Former Massachusetts governor Mitt Romney, speaking in August on Florida’s Space Coast, provided a tepid endorsement of the Vision for Space Exploration, saying that he hadn’t decided if he would continue that plan if elected, but “I have no reason to change that at this point.” Sen. John McCain, also in Florida back in February, said he “strongly supports” missions to Mars and Florida’s role in space exploration, noting the “infrastructure that’s very expensive and very extensive there.” Former senator Fred Thompson has said effectively nothing about space since entering the race earlier this year.

Congressman Ron Paul, who has attracted some voter support, particularly in New Hampshire, has not talked about space policy during this campaign, but did in 1988 when he was the Libertarian Party nominee. At that time he was critical of the lack of progress NASA had achieved over the previous two decades. “NASA has cost our nation a full twenty years in space development, twenty years that has seen the Soviet Union surpass us to an extent that may well be irreparable,” he states in a position paper from that 1988 campaign (one that apparently did not foresee the imminent collapse of the Soviet Union.) “It is inconceivable that a private firm could have committed such follies and survived. NASA deserves no better.”

When contacted by the Washington Post in November, a Giuliani campaign spokesperson responded, “I’m not sure anything is out there on this subject.”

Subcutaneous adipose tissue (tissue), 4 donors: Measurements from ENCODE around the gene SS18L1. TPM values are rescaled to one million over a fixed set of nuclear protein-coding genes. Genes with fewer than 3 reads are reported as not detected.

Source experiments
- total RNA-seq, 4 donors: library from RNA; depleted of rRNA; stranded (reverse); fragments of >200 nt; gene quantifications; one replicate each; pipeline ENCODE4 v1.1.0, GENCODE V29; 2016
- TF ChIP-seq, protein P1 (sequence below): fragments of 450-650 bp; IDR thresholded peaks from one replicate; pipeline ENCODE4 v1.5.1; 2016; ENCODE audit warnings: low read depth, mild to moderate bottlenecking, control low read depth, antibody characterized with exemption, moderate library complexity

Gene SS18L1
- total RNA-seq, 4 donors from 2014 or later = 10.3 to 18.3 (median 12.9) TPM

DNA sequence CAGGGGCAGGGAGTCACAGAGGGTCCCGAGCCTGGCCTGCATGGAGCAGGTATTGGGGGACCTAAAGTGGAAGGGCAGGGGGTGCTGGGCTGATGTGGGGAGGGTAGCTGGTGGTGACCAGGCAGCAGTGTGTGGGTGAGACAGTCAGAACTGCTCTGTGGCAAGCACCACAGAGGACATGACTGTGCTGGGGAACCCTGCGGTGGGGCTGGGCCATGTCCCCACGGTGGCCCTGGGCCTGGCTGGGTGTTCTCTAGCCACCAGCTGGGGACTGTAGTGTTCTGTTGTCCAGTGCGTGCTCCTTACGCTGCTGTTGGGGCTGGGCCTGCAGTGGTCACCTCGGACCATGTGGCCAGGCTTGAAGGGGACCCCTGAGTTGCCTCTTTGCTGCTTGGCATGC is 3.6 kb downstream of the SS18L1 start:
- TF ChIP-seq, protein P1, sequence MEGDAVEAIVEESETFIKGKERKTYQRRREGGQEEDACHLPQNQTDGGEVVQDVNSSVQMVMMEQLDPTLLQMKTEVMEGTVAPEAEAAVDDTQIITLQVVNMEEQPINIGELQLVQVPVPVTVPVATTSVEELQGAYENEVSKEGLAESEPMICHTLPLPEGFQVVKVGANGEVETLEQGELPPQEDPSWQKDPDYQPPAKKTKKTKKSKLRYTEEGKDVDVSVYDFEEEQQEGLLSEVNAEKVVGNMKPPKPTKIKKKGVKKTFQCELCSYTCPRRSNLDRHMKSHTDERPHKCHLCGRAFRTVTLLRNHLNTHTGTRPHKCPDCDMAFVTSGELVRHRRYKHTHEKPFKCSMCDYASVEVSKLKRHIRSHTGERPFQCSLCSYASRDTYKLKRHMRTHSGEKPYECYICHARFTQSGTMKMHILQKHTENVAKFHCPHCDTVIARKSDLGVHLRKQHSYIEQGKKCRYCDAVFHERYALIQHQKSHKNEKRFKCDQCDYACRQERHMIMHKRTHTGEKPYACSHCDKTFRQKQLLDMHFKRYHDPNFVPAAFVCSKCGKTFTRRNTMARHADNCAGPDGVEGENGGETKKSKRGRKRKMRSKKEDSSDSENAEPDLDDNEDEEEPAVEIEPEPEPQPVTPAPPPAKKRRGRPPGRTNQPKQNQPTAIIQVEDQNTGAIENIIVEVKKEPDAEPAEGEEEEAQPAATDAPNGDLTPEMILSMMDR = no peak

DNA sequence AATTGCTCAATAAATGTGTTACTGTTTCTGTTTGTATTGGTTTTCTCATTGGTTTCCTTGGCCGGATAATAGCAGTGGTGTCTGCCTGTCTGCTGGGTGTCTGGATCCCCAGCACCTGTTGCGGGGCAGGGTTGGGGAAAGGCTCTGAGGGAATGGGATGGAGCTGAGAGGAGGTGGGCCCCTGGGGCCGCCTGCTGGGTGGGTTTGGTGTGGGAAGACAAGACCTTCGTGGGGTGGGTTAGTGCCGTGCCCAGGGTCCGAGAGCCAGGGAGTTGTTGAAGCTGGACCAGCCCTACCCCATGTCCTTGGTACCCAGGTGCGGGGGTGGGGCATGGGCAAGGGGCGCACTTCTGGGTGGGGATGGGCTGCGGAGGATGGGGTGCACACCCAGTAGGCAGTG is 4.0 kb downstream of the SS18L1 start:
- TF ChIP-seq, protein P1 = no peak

Paul, who was not in Congress during that 1988 campaign, has been in Congress for over a decade now (he previously served in the House in two periods from the mid 1970s through the mid 1980s), in a district that includes some Houston suburbs near the Johnson Space Center. When the House passed its version of a NASA authorization bill in 2005, one of the few roll call votes in recent years on space-specific legislation, Paul did not cast a vote. He did, though, vote in favor of the Commercial Space Launch Amendments Act (HR 5382) in a critical November 2004 vote after being the only member to oppose an earlier version of the bill that March.

So, what conclusions can be drawn from this? As in past elections, space policy in a minor topic that doesn’t get a lot of attention from either the mainstream media or the candidates themselves. Those interested in these issues will have to continue to scrutinize the speeches, statements, and other activities of the candidates to try and discern their positions on space issues. There will be plenty of time to do that: after all, even though this presidential campaign has been going on for many months, the general election is still over ten months away.